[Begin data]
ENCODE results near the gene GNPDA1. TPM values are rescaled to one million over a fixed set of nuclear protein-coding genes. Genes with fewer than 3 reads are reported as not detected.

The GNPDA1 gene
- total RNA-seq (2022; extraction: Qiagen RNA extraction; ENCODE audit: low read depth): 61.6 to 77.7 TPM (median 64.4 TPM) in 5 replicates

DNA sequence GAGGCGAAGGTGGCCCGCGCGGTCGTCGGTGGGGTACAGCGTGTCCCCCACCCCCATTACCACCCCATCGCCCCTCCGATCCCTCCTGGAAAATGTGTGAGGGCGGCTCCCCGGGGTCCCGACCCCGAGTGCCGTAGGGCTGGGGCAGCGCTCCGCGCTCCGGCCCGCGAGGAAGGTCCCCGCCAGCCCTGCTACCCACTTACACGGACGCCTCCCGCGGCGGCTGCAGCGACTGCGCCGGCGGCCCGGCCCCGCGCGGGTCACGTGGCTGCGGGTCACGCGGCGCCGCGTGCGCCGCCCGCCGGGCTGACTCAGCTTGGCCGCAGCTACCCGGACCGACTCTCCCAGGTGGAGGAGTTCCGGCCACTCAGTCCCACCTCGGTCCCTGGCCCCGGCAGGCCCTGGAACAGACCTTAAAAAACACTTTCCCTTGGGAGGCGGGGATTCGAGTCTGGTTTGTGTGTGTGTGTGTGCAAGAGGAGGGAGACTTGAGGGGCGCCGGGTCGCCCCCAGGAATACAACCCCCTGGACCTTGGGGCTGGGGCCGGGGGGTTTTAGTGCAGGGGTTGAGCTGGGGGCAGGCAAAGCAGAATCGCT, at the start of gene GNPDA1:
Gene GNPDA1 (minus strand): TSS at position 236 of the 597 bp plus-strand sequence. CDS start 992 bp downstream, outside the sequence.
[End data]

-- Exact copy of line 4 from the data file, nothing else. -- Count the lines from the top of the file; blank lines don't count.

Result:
DNA sequence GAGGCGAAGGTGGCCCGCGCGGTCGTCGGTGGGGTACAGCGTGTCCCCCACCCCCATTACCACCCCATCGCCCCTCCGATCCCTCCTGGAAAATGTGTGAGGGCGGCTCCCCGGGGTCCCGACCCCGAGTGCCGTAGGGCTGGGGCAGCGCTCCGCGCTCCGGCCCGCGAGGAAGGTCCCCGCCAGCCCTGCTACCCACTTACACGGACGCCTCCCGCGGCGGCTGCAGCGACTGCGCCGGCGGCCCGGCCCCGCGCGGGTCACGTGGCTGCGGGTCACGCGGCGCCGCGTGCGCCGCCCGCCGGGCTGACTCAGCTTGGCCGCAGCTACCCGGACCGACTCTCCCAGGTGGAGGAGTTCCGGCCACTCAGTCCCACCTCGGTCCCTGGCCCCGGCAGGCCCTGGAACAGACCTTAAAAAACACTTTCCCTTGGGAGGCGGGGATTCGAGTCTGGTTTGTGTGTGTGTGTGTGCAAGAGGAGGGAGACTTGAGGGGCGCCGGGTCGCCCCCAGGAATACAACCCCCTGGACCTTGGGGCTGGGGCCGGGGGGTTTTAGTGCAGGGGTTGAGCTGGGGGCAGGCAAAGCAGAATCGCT, at the start of gene GNPDA1: